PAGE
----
The Scrutiny Support Officer submitted a report the purpose of which was to introduce senior representatives from the South Tees Hospitals NHS Foundation Trust (STHFT) to provide a briefing on Integrated Care.
In April 2011 the community services across Middlesbrough, Redcar and Cleveland and the Hambleton and Richmondshire districts in North Yorkshire transferred to STHFT as part of the government Transforming Community Services policy.
The Panel was advised that over the past 12 months health and social care agencies across the South Tees had worked together as part of an agreed partnership to support the redesign of services to better able support people within the community. Emergency care and reduction in emergency admissions to hospital, particularly for those over the age of 65 were strategic priorities for each Health and Wellbeing Board.
Details were provided of a number of pieces of analysis which had been undertaken to examine the way in which systems were designed to deliver smooth and efficient patient journey. Such work included:-
(a) The TCS work had been formally launched in September 2011 to examine opportunities for improvement and efficiency across the Tees and North Yorkshire healthcare systems;
(b) A Bed Utilisation Review the purpose of which was to quantify how many patients in acute care and community hospitals required an alternative level of care and identify opportunities to restructure current resources to deliver what was required;
(c) Trust commissioned McKinsey's to examine opportunities to improve patient experience and operational efficiency.
The potential impact of such reviews suggested that there were opportunities to release between 60-200 acute beds across the two hospitals sites to be achieved by the integration with the community services and, on Teesside, by the whole system redesign work being undertaken with the Clinical Commissioning Group (CCG) and local authorities.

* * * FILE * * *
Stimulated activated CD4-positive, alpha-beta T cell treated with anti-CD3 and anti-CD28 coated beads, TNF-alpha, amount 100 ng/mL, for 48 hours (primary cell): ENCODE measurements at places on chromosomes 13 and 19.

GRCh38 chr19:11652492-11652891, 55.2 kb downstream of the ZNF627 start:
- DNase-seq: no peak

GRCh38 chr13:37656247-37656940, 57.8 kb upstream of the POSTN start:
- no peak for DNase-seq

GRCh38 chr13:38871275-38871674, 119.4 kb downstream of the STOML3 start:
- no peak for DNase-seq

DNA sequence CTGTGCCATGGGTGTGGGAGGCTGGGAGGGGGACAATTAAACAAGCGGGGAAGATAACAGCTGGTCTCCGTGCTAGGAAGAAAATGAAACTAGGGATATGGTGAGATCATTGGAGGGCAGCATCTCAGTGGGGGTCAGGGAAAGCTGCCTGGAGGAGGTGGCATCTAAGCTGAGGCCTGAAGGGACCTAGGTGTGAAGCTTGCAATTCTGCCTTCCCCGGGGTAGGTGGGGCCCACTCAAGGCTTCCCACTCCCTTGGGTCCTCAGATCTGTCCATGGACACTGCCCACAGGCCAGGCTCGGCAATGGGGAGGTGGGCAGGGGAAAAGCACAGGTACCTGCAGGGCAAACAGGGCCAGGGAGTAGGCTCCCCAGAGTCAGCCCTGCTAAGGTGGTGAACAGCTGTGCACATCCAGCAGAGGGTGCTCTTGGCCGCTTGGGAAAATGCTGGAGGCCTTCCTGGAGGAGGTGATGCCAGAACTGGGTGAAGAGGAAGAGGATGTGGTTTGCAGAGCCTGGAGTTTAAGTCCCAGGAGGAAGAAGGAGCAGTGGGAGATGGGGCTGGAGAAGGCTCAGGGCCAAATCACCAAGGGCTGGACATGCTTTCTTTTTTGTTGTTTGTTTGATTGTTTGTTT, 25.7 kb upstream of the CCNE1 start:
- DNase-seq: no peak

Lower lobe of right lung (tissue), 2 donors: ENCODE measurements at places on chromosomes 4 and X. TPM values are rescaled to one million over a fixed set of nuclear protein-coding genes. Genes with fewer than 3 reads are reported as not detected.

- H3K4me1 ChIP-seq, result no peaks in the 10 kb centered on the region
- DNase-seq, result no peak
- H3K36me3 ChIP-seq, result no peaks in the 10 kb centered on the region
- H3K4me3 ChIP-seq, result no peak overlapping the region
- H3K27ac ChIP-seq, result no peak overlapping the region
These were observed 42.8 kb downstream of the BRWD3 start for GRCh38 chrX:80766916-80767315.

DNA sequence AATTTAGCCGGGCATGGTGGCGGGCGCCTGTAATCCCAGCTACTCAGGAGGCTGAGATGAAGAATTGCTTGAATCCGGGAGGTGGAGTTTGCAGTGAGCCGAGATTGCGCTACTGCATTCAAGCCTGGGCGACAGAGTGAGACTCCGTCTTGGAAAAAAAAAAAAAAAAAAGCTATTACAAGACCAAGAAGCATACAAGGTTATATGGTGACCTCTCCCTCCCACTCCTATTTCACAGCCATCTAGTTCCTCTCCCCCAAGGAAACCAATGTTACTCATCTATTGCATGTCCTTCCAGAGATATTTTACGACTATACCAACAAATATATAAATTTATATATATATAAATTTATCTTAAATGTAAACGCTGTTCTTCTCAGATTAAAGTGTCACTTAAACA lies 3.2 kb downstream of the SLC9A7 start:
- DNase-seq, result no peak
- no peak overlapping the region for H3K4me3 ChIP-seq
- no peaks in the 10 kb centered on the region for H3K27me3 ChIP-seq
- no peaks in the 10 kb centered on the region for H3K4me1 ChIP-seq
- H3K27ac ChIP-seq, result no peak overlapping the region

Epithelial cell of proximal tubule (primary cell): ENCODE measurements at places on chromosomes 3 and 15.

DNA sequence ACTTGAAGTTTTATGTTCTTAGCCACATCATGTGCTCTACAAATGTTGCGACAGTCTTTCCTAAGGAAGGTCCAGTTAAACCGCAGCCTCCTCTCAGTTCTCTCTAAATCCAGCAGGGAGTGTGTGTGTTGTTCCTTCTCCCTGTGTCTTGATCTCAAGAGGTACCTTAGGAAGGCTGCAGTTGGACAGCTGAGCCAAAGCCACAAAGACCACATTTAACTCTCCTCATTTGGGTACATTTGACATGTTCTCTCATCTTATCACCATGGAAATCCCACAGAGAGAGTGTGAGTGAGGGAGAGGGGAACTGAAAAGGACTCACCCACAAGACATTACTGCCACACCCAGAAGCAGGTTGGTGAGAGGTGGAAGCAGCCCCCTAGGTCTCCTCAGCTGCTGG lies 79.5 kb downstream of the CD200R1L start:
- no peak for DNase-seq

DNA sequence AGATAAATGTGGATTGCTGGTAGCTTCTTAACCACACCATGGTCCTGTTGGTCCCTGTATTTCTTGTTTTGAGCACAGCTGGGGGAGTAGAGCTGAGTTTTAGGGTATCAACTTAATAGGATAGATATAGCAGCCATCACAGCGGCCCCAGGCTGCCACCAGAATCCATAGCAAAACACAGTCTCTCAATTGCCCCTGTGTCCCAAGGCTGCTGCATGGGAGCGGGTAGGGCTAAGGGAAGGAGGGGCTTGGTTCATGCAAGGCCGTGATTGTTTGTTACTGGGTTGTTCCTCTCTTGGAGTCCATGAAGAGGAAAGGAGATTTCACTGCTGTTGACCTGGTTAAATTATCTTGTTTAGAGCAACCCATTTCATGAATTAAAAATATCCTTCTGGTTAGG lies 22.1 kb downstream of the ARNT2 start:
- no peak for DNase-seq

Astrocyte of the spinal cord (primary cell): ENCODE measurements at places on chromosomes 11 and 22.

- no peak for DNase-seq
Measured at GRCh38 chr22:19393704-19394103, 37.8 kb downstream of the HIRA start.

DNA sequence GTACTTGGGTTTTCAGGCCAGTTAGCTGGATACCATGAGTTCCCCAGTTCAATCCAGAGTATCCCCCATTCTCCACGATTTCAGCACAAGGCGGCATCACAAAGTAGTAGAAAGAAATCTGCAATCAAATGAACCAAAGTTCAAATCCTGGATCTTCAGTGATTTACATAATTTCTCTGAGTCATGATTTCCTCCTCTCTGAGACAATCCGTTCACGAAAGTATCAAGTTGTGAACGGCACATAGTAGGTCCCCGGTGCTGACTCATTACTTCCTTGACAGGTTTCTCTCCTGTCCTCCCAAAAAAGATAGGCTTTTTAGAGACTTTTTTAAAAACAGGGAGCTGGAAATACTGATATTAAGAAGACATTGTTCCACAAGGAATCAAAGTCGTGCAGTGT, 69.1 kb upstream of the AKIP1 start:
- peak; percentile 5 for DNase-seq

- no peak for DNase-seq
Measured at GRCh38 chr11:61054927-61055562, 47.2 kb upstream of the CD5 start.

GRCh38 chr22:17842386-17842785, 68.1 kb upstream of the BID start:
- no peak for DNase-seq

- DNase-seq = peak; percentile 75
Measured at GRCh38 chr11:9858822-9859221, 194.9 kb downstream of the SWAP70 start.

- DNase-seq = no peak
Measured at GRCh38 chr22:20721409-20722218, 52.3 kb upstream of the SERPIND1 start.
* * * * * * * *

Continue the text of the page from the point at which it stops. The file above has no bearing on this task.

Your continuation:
The TCS programme continued to make progress towards the vision of care at home or as close to home as possible; equity of access and outcome; integration of core services with social care and specialist community services with acute services.
The Panel was advised that the TCS programme board which had representatives from across the health and social sector was now meeting monthly to monitor progress of all TCS projects and act as a problem solving forum to support the transformational change process. Such projects included:
Realignment of community nursing teams to support locality team development;
Redesign of community therapy;
Strategic service model for a rapid response team;
Development of the medical model to support virtual ward;
Dementia workstream commenced.
The report detailed other areas of work including an extensive range of work being undertaken as part of the Improving patient pathway work which was very interdependent and together would support the overall objectives of the programme in improving patient flow and reducing/reallocating the bedbase.
Members acknowledged the ongoing work but were keen to seek assurances that the joint working arrangements in place ensured that patients not admitted to hospital received the most appropriate treatment to their needs in the correct manner and in the right place.
It was recognised that the CCG and other agencies were working on a whole system approach in a very difficult challenging time making best use of limited resources but at the same time taking into account demographic changes and increased needs of an ageing population.
RECOMMENDED that the representatives be thanked for the information provided.